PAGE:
News & Views
Criticism for Alaska hatchery salmon
By Matt Jones
Criticism has been leveled at Alaskan salmon hatcheries in 2018 over concerns regarding the effects of interactions between wild and hatchery salmon. Along with other groups, the Kenai River Sportfishing Association has raised concerns over negative impacts from such interactions, in light of “the sheer magnitude of hatchery pink salmon releases in the Gulf of Alaska.” Alaska’s program is primarily focused on supplementing the wild fishery.
By Matt Jones
Tina Fairbanks, executive director of the Kodiak Regional Aquaculture Association, told the Kodiak Island Borough assembAly of a “campaign to undermine support” enacted by advocacy groups speaking against the hatcheries at Alaska Board of Fisheries meetings in 2018. While there are issues being raised that are valid to explore, she says she believes that some of the critics will never be satisfied.
“I think that there are also people who are convinced at a basic level that hatchery programs must be bad,” says Fairbanks.
Steve Reifenstuhl, general manager of the Northern Southeast Regional Aquaculture Association, says these concerns are already being examined by a state science panel.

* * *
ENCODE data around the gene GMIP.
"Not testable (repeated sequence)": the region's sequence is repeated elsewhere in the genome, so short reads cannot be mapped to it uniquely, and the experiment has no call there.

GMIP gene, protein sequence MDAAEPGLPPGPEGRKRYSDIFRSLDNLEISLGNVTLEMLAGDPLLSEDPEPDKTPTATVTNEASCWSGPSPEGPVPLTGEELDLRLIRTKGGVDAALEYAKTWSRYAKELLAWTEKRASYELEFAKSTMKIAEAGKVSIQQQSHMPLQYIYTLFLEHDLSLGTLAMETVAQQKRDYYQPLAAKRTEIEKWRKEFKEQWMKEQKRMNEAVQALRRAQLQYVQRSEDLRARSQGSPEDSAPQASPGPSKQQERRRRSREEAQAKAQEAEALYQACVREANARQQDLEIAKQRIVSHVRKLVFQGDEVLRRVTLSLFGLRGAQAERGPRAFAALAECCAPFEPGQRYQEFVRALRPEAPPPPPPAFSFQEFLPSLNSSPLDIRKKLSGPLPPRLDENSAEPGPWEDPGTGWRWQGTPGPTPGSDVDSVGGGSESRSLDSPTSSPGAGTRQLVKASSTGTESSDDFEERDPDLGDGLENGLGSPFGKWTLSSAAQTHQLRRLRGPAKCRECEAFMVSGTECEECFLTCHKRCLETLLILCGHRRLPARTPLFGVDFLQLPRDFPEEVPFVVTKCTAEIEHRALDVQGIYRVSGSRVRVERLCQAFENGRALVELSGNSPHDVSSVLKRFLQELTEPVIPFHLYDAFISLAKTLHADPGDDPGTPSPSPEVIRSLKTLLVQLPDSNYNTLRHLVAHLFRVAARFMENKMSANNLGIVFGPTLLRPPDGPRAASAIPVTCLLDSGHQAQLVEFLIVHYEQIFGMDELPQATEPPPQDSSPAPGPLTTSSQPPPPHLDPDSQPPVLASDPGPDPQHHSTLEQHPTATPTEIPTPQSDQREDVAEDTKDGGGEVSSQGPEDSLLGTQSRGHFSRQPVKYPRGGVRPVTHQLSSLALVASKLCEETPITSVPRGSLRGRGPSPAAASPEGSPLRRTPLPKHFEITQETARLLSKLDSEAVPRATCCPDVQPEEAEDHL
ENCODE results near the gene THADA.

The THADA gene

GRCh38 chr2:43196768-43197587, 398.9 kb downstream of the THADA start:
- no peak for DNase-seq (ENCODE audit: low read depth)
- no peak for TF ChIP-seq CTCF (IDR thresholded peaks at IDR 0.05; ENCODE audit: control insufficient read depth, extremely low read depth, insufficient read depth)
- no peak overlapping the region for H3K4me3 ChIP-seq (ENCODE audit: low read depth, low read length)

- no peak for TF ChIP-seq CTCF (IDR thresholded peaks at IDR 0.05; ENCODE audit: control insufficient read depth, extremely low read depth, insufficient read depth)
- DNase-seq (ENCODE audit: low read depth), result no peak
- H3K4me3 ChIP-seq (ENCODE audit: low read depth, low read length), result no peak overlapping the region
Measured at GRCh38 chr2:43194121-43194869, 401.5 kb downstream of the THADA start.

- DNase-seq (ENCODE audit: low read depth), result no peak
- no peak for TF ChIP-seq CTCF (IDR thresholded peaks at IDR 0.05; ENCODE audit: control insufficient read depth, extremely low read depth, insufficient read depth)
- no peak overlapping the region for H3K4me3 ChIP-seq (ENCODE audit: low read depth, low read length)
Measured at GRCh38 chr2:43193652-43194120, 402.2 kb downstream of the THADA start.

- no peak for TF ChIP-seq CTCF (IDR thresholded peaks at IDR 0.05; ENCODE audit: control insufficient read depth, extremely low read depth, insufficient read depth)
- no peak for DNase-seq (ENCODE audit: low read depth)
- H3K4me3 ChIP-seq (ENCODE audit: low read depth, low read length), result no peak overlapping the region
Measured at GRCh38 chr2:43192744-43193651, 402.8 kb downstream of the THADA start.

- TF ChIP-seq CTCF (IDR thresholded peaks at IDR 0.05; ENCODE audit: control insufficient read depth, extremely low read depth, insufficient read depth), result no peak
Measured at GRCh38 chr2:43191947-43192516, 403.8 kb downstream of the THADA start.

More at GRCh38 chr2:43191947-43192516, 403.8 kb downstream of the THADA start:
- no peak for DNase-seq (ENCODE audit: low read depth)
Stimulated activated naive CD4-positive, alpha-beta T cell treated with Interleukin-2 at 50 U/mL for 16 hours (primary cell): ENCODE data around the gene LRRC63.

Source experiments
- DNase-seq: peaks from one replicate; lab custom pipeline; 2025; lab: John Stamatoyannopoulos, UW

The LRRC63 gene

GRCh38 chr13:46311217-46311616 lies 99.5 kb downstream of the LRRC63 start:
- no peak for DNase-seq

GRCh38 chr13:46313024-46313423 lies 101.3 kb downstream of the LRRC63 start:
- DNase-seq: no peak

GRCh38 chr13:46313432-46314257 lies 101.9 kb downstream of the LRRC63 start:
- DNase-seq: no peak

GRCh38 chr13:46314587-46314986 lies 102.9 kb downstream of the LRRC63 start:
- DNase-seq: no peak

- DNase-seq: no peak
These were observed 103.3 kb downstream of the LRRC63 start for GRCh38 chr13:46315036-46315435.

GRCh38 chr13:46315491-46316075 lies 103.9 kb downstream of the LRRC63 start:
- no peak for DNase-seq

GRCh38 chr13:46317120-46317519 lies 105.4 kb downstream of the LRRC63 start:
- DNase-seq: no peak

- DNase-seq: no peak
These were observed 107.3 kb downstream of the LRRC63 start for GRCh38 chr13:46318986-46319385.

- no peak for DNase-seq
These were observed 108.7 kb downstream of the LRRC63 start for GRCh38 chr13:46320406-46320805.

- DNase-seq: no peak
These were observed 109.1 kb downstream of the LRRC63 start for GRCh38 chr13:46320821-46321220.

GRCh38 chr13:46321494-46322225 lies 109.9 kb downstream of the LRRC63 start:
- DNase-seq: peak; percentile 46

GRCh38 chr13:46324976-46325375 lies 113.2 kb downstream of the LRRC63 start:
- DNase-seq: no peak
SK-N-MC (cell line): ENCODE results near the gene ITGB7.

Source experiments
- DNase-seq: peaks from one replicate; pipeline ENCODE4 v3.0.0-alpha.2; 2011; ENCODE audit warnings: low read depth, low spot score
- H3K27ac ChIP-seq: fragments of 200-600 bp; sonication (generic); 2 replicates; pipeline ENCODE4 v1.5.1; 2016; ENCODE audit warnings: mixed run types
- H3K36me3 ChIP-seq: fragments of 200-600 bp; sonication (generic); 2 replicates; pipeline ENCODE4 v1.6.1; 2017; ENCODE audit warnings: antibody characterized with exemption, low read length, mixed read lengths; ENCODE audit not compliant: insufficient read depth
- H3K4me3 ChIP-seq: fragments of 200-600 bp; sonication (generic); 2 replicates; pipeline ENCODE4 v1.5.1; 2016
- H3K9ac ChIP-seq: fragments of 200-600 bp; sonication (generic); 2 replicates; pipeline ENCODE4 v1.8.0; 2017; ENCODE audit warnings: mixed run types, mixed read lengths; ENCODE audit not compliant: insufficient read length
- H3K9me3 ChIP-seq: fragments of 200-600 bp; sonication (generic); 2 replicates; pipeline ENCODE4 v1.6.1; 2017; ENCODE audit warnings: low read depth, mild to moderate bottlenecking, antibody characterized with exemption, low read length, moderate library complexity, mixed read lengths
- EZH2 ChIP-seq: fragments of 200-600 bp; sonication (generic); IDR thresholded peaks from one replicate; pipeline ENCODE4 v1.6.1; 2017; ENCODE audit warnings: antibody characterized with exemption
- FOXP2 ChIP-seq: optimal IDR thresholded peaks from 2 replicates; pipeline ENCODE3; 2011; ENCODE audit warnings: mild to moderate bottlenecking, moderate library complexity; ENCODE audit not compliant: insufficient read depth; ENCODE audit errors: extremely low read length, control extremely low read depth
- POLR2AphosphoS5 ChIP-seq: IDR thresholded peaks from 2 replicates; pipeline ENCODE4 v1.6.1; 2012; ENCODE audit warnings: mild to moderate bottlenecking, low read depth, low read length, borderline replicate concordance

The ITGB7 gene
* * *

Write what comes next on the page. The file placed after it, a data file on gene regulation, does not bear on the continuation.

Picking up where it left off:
“If we find a deleterious effect we may have to modify programs,” says Reifenstuhl. “But at this time I don’t see where we need to change anything.”
Bill Templin, chief fisheries scientist with the Alaska Department of Fish and Game, describes the state as “somewhat data limited,” but says they are working hard on collection and analysis.
“We have a very large, well-designed, comprehensive Alaska Hatchery Research Program,” says Templin. “We’re in the midst of trying to get that information, and we’re also in the midst of trying to figure out what the information we have actually means.”